Frederico Morais on Portugal surfing and WSL career

It’s been a difficult year for surfers Frederico Morais – and he’ll be the first to admit it.

The Portuguese has struggled since a successful 2021 was derailed by him testing positive for Covid before surfing’s Olympic Games debut at Tokyo 2020, and has fallen off the World Surf League (WSL) Championship Tour (CT) despite ranking in the top 10 last season.

Speaking to Olympics.com’s Ash Tulloch at the ISA World Surfing Games in Huntington Beach, California, the 30-year-old said the structure of this season, which featured a cut on the WSL CT after the year’s fifth event at Margaret River, Australia , was “a really tough one” for him to take.

“(In) 2021 I finished top ten, the best year of my career, and then next year I’m falling off on the fifth stop of the tour,” Morais said.

“It’s a really tricky one because you’re kind of counting on all the stops and then there’s a cut on the fifth stop. Sometimes you go bad at the start of the year, then you kind of make it up on the second half of the year, so there is no room for error.”

Frederico Morais is bouncing back from disappointment

The native of Cascais has been here before.

“It’s really challenging because it’s like you’re living the best years of your life and then it’s over and you got to do it all over again,” Morais said of falling out of the top tier.

“I’ve done it twice. I qualified my first time in 2016. Then in 2019, I re-qualify it again, and hopefully now in 2022, I’ll re-qualify again.”

However, the realities of no longer competing on the CT and instead being on the second-tier tour have hit home.

“Being on the world tour and then being on the Challenger Series, it’s literally two completely different tours in terms of waves, in terms of sponsors, in terms of image and marketing and just obviously money-wise.

“You really need to adapt yourself, your whole structure, who you’re counting on, all your expenses. And sometimes that’s not easy at all.”

How Frederico Morais overcomes doubts

Mental health remains an important topic in sports, and surfing is no exception. “I’ve been working with a sports psychologist since I’m 16, 17,” Morais acknowledged.

“I guess it’s almost like a mentor these days. It’s someone I speak (to) openly. I’m not ashamed of telling anything, any fears, any stuff.”

And does it show? Yes, according to Morais.

“If it’s waves, if it’s nerves before a hit, or if it’s why I lost, why I didn’t. So it’s someone where I can completely trust and open so we can figure out how I can improve my performance. And it’s pretty good. It makes a huge difference in my career.”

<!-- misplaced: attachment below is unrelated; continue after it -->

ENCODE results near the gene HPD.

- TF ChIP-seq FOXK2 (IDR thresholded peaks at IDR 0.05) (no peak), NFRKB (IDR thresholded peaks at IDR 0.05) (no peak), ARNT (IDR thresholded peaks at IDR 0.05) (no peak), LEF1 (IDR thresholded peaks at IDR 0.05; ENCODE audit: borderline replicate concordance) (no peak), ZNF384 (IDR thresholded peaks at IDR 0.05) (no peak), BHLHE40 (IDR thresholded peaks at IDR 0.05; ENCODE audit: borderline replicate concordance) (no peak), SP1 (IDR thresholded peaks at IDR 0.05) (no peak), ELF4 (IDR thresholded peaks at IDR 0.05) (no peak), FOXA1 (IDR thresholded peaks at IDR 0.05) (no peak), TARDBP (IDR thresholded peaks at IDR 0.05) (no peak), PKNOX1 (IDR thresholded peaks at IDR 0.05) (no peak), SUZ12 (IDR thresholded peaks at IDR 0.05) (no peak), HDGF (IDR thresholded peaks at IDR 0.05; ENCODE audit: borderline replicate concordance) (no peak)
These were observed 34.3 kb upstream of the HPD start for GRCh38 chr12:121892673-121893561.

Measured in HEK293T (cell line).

The next generation of Portuguese surfers

At the ISA World Surfing Games, Morais is with his countrymen and women representing Portugal in an attempt to win a qualifying spot for the Olympic Games Paris 2024, with the surfing competition due to be held on the Teahupo’o wave in Tahiti.

As one of the few top-level surfers on the WSL, Morais is hopeful that the next generation is ready to step up.

“There’s support. We have a lot of events in Portugal,” he said.

“We have really good waves in Portugal. Obviously, our surfing there is really recent compared to Australia, America, Brazil. So we’re still developing a lot of intel and in terms of coaches and even athletes and all the methods.”

But it will not be a quick process, Morais acknowledged. “You know, just little things, that take time.

“But we definitely have really good coaches, we have really good upcoming kids.

“So I think it’s just a matter of time that you’ll see some other kid doing the QS (qualifying series) and, you know, doing the CT (Championship Tour) as well.”

What’s next for Frederico Morais

Morais has his sights firmly set on Paris 2024 after missing out on Tokyo due to his positive Covid test.

But more pressing at hand is trying to get back onto the WSL CT.

“I guess we’re doing it for the dream,” he explained. “It’s every surfer’s dream to be on the tour. It’s still my dream. And I feel like I still have a lot to give.”

And with Portugal’s upcoming talents on his radar, Marias wants to play a role in bringing the next generation through.

“I don’t want them to be another Frederico Morais. I want them to have their own career. But if I can help in any way, or if I can inspire them in any way, then my mission is accomplished.”

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